This page provides the data published in the Attacks on Health Care Monthly News Brief. For data supporting the Safeguarding Health in Conflict Coalition (SHCC), please see: https://data.humdata.org/dataset/shcchealthcare-dataset
The first dataset '2019 Attacks on Health Care KKADD' covers events where health workers were killed, kidnapped or arrested (KKA) and incidents where health facilities or ambulances were damaged or destroyed by a perpetrator including state and non-state actors, criminals, individuals, students and other staff members so far in 2019.
The remaining datasets include threats and incidents of violence as well as protests and other events affecting health care between September and December 2018.
For a breakdown on the number of health workers killed, kidnapped or arrested (KKA), see In Harms Way dataset.
All data contains incidents identified in open sources. Categorized by country.
Updated October 30, 2019
| Dataset date: Jan 1, 2017-Sep 30, 2019
This dataset updates: Every year
The Safeguarding Health in Conflict Coalition (SHCC) is made up of 40 health provider organizations, humanitarian groups, human rights organizations, NGOs, and academic programs to take action to protect health workers and end attacks against them. This page is managed by SHCC member Insecurity Insight.
Updated June 24, 2019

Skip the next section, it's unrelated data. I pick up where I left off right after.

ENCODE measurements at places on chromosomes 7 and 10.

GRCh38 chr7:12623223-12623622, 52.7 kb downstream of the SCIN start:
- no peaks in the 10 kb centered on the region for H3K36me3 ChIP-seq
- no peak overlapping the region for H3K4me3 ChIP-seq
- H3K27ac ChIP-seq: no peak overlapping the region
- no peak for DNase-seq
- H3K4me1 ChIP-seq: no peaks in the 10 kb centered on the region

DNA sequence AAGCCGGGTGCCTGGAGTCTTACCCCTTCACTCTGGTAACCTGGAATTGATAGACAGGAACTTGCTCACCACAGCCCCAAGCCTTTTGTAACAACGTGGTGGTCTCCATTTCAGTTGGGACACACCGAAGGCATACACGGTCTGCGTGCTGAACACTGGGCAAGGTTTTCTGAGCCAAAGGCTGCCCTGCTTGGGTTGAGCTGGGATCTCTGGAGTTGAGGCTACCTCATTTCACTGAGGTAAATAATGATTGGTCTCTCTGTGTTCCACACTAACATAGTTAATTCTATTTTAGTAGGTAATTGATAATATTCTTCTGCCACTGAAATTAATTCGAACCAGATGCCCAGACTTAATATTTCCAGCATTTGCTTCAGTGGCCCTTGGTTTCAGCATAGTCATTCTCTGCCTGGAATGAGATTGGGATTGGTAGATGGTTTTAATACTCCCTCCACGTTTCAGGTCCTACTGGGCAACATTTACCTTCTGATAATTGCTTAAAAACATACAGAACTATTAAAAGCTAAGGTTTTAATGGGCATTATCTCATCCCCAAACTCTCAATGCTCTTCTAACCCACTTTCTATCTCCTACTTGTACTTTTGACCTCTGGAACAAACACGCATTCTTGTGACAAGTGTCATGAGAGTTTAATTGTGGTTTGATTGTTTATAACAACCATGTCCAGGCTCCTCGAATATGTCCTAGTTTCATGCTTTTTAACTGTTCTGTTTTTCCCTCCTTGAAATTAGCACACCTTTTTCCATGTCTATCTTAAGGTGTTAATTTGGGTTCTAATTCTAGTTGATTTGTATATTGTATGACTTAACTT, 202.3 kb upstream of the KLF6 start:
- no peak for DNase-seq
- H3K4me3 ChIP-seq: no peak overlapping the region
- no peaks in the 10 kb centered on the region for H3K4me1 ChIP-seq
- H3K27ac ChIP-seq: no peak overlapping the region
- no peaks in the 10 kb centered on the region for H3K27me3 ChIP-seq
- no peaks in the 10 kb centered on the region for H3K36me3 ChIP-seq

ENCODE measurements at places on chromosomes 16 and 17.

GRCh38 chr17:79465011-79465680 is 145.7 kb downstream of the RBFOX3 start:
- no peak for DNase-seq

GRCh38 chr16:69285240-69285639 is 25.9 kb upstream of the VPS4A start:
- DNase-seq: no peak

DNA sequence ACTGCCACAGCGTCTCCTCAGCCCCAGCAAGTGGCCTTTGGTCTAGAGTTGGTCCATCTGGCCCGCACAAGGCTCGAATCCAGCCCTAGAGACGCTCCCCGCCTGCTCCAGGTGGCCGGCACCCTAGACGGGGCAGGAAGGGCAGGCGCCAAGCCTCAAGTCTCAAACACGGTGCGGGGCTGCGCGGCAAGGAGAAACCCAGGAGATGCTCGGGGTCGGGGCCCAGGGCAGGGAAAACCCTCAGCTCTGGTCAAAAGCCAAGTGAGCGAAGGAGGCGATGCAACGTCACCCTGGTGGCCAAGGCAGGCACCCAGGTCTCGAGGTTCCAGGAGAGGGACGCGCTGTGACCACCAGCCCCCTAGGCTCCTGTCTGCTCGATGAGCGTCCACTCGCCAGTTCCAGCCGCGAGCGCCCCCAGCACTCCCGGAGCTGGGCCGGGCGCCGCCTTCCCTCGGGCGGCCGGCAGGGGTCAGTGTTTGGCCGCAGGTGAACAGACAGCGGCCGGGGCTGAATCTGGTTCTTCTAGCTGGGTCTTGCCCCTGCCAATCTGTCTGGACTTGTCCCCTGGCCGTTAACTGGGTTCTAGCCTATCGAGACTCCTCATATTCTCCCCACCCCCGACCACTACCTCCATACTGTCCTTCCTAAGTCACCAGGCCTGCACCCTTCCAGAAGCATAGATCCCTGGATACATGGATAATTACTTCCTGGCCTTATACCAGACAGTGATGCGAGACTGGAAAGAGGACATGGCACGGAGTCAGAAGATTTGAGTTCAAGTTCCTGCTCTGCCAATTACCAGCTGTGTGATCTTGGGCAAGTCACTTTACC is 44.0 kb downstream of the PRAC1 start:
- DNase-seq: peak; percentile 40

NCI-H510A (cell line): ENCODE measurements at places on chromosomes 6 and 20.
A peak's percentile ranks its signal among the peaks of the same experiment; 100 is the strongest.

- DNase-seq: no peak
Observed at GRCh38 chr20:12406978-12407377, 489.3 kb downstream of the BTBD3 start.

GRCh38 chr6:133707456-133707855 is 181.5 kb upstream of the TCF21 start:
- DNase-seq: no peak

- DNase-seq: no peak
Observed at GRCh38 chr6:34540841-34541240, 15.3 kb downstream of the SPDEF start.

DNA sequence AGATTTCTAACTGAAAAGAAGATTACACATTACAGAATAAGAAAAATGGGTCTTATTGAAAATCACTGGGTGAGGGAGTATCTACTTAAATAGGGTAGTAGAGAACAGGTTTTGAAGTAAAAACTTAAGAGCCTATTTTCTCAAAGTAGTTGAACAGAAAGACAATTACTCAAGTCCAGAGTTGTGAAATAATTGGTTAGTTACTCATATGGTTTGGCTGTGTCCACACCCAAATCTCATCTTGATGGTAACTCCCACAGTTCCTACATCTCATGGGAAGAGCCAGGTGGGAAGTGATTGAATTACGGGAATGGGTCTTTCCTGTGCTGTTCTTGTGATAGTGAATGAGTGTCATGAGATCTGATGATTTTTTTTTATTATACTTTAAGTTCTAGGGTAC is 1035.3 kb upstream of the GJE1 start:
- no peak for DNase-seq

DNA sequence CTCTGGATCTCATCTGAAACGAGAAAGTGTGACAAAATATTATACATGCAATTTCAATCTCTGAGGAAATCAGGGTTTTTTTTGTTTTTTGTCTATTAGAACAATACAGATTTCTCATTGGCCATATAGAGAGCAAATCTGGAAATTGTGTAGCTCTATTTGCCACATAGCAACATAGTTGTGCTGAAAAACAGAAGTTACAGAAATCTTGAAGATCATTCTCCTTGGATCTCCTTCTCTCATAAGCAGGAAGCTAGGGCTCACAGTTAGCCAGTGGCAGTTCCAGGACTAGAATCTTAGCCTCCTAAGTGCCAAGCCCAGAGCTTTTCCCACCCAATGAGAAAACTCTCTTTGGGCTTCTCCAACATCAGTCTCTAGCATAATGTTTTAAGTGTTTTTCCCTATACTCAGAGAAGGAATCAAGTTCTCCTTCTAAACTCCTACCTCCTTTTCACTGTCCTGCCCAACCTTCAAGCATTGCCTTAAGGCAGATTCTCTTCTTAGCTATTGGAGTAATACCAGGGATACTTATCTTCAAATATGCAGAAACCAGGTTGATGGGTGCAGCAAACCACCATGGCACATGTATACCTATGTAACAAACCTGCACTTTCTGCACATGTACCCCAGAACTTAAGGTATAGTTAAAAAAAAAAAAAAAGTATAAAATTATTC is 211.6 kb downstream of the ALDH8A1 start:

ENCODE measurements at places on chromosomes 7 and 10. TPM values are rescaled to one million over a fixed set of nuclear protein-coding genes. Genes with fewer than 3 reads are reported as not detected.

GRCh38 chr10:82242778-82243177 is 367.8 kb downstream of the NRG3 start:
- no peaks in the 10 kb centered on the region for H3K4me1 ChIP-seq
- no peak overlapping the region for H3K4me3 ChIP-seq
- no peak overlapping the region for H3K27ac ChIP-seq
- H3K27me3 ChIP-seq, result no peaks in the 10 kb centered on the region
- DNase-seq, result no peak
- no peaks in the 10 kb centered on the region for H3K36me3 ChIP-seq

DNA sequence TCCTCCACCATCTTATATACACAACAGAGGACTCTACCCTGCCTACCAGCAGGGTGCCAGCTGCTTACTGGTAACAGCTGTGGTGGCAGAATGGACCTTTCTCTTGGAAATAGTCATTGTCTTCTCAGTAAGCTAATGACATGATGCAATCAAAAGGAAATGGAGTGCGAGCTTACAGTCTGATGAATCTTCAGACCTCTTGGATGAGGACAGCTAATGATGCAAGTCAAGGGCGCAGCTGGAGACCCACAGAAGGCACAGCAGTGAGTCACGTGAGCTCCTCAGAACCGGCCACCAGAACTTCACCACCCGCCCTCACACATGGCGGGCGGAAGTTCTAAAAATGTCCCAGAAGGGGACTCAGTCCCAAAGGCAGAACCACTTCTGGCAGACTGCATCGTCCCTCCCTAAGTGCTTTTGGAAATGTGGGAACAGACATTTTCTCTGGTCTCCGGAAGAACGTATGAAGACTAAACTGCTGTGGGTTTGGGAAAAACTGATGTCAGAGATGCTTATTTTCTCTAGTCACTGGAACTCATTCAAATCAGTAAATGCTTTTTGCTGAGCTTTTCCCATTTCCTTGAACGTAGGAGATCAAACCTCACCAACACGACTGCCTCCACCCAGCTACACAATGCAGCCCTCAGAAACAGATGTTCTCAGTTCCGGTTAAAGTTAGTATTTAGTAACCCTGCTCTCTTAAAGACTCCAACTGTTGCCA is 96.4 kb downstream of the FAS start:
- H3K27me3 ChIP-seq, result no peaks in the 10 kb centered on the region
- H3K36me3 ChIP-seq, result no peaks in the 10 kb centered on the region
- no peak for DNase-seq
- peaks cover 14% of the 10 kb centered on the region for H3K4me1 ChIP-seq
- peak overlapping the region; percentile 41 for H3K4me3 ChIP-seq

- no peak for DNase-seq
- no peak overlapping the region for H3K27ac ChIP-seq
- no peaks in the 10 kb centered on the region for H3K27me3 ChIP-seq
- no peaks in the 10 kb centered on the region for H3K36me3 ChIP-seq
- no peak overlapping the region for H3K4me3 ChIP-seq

| Dataset date: Jan 1, 2018-Dec 31, 2018
This dataset updates: As needed
This dataset covers events in which a health facility was damaged or destroyed by explosive weapon use in 2018.
It will be regularly updated with additional details on the impact of explosive weapon use on health facilities. It is a sub-dataset of '2018 SHCC Attacks Data'.
Updated August 29, 2017
| Dataset date: Jan 29, 2016-Aug 4, 2016
This dataset updates: Never
Within 24 hours of the World Health Organization declaring the Zika virus a global health emergency, RIWI began a study in 9 countries across the Americas capturing over 30,000 respondents. Data collection targeted respondents' knowledge of Zika virus transmission mechanisms and confidence in government health agencies to treat and contain the epidemic. The data was collected using RIWI's patented Random Domain Intercept Technology™ (RDIT).